A recent view of the Gallery Place Metro stop. (Photo by Marvin Joseph/The Washington Post)

Metro Transit Police are investigating a woman’s account that she was was robbed and held at knifepoint by a group of men on a Green Line train last month, the transit agency said Wednesday, in a case that was not previously detailed to the public.

Dana Lucas, 27, of Temple Hills, Md., said she was riding the Green Line toward Branch Avenue when a group of men attacked her and fled with her belongings. She said one of the men punched her multiple times in the ear and jaw, and another held a knife to her throat.

The attack began near L’Enfant Plaza about 9:30 p.m on Dec. 15. After The Post inquired about the case Tuesday, a Metro Transit Police captain emailed Lucas seeking further details. Metro listed the incident in its weekly police blotter, but the details — including suspect descriptions — were not disseminated to the public.

Lucas said she had just finished shopping at the H Street Walmart when she boarded the train at Gallery Place, intending to take Metro to Naylor Road. Around L’Enfant Plaza, Lucas said, she noticed a group of men — some of whom were wearing ski masks — toward the back of her car. Later as she she was sitting down, one of the men began tugging on her purse, she said. When she resisted, noticing her bag was unzipped, she turned around and noticed the attacker smirking. Finally she began pulling her purse away, and he became angry.

“He smiles, he stood up and was like ‘this b—- think she’s strong,'” she said.

When she again reached for her purse, she said, two other men walked toward her. Then, she said, one of the men punched her near her left ear and jaw. The other men took her grocery bags and grabbed for her purse.

The last one held a knife to her throat, she said.

“Stop fighting and give them what they want,” she recalled him saying.

At Waterfront, Lucas said, the men fled the train as another female passenger screamed at them to leave her alone. Lucas said she got off at Anacostia and sought help. At Anacostia, Lucas said, a Metro Transit Police officer directed her to a station manager, who bounced the case back to Transit Police.

Finally the station manager took down her name. Lucas reported the incident to Transit Police early the following morning; the report lists 7:06 a.m.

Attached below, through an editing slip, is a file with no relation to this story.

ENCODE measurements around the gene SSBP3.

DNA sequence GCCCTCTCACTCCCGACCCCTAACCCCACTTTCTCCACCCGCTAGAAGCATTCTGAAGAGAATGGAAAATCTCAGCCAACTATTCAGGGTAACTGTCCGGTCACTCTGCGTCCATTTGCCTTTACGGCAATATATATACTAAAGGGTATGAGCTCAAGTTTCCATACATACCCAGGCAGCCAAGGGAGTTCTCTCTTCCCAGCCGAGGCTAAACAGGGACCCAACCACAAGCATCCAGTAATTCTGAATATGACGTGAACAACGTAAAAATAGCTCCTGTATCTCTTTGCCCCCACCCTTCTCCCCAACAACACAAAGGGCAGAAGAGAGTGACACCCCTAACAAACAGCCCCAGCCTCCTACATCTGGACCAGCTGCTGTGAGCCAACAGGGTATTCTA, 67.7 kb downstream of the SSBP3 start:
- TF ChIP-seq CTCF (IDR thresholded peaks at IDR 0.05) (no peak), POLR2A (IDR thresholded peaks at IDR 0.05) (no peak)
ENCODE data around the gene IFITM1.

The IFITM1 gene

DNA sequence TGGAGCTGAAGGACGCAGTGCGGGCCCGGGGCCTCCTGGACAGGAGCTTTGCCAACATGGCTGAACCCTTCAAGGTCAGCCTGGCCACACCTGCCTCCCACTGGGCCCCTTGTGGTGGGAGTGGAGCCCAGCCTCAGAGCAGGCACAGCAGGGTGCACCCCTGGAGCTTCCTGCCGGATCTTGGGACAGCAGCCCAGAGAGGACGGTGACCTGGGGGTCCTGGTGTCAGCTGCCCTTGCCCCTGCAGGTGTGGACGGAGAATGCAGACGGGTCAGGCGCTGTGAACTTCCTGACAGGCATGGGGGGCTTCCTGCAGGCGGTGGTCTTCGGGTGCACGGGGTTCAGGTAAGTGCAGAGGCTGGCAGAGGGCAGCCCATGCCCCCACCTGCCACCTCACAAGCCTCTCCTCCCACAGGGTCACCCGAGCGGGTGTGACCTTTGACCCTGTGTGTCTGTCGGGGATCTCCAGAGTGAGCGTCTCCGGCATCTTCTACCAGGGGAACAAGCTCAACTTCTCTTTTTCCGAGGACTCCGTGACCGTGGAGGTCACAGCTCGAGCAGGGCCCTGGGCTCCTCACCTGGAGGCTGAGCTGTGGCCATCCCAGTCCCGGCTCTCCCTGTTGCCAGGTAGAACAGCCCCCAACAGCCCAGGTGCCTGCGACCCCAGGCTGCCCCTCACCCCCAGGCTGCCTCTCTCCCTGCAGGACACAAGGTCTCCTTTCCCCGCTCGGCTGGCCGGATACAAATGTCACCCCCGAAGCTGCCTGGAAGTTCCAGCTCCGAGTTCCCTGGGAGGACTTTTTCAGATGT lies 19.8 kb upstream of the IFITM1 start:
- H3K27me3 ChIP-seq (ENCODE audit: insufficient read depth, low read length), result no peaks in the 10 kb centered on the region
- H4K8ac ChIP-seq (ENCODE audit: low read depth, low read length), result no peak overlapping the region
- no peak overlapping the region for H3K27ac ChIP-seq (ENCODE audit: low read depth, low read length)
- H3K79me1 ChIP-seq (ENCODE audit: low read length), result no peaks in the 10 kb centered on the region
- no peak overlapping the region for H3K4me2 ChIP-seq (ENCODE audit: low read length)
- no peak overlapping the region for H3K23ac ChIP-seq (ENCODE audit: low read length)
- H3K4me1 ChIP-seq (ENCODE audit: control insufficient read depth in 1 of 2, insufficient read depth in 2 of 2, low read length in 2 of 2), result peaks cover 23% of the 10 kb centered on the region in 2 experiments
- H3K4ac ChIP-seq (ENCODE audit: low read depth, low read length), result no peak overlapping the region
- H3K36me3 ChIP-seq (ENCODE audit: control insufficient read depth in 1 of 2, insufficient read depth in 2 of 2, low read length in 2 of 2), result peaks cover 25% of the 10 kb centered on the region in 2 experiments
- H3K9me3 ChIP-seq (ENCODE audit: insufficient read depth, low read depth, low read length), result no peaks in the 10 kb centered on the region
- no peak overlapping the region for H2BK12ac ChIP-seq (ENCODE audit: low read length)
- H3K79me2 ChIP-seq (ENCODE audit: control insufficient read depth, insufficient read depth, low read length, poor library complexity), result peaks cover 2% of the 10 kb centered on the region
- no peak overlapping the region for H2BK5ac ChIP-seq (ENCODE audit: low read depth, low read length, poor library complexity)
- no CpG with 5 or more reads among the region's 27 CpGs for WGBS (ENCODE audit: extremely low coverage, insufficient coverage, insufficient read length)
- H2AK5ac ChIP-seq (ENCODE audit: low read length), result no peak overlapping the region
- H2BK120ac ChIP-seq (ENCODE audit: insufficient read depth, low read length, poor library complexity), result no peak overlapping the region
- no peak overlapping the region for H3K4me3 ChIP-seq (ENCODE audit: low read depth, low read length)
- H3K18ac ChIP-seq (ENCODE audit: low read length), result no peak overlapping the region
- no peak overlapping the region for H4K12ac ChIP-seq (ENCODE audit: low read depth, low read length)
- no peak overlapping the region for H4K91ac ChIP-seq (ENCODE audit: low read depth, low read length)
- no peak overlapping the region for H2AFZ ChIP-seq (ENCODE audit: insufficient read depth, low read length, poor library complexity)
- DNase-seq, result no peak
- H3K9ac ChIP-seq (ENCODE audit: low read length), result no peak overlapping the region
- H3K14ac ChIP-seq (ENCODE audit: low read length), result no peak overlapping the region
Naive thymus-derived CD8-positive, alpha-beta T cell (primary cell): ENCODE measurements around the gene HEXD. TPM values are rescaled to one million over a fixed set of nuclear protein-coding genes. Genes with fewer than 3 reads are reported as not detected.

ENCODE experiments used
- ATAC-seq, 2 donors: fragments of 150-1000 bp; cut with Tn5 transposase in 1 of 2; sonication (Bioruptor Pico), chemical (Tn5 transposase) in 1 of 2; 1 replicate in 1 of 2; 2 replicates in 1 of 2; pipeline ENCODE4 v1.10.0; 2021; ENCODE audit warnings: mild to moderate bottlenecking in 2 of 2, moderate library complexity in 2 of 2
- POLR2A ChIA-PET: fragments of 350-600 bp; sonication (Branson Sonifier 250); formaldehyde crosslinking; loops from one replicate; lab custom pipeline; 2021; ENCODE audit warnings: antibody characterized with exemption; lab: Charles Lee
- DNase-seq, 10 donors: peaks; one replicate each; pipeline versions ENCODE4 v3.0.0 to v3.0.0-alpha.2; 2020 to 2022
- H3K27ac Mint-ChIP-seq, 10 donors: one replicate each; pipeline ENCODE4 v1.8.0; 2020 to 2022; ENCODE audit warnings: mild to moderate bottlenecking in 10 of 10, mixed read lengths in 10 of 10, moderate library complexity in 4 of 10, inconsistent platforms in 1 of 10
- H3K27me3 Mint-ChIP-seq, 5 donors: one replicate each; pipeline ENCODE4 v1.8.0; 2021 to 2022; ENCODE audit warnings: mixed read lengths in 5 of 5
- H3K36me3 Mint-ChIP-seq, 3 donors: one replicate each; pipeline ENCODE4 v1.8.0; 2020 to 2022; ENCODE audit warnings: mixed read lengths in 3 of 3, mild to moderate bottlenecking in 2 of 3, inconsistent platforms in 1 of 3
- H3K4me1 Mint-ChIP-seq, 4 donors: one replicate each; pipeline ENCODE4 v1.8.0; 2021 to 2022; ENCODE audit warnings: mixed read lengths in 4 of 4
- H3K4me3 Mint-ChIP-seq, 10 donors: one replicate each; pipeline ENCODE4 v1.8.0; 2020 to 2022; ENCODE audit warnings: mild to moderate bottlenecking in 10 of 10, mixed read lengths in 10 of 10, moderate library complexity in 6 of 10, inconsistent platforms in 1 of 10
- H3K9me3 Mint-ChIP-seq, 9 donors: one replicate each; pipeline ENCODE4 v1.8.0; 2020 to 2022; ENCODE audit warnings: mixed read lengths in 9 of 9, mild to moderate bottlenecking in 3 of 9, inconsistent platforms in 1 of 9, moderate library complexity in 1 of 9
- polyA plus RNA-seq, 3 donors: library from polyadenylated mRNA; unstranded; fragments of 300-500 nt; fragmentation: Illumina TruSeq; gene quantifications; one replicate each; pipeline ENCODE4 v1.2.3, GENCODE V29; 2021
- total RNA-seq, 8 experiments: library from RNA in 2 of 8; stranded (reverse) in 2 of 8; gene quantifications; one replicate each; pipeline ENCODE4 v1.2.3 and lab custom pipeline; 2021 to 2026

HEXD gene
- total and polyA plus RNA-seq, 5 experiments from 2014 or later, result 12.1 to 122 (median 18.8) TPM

“This case is being actively investigated and detectives are working with the victim to get additional information,” Metro spokesman Ron Holzer said. “A review of camera footage at Waterfront Station, where the victim reported the suspects exited, did not show persons matching the description provided, based on the information detectives have at this time.”

Lucas said she was frustrated that Metro didn’t publicize the incident in an effort to find her attackers. She said she provided details, such as the clothing the attackers were wearing; a man with mismatched gloves, another with a red jacket and a chain.

Metro said it disclosed the incident in its police blotter the week it happened. The case is classified as a robbery with a dangerous weapon, and the incident report shows Lucas lost at least $200 in addition to $60 in groceries from three Walmart shopping bags.

Lucas is a facilities assistant at Georgetown law firm Kelley Drye & Warren LLP.

“Obviously you go anywhere in society and things can happen, but it just seems like we’re seeing so many things happen on Metro and their response is just so scattershot and haphazard,” said Mindy Pava, a Kelley Drye attorney who has helped Lucas. “Anything could happen, but it’s just troubling that that was the response especially when the agency says ‘we’re gonna have this new policy in place to try to report crimes and give publicity.’ Well they certainly didn’t follow that stated goal in this case.”

Last spring, Metro instituted a policy of reporting violent crimes on the day they happen after riders and elected officials were outraged that the agency did not disclose that a woman was allegedly raped on a Red Line train during the morning commute April 12. That incident didn’t come to light until court proceedings a month later.

In the Green Line case, Metro said the first report didn’t come until the following day.

Lucas said her injuries sent her to the doctor after her ear began “popping.” And now, she says, she’s afraid to ride Metro alone. Her five-year-old daughter fears for her mother.

“Now every time I leave my house my daughter is like ‘Mom, are you going to be alone?’ Lucas said. ‘”I don’t want you to get robbed and hurt again, that hurts my feelings a lot.”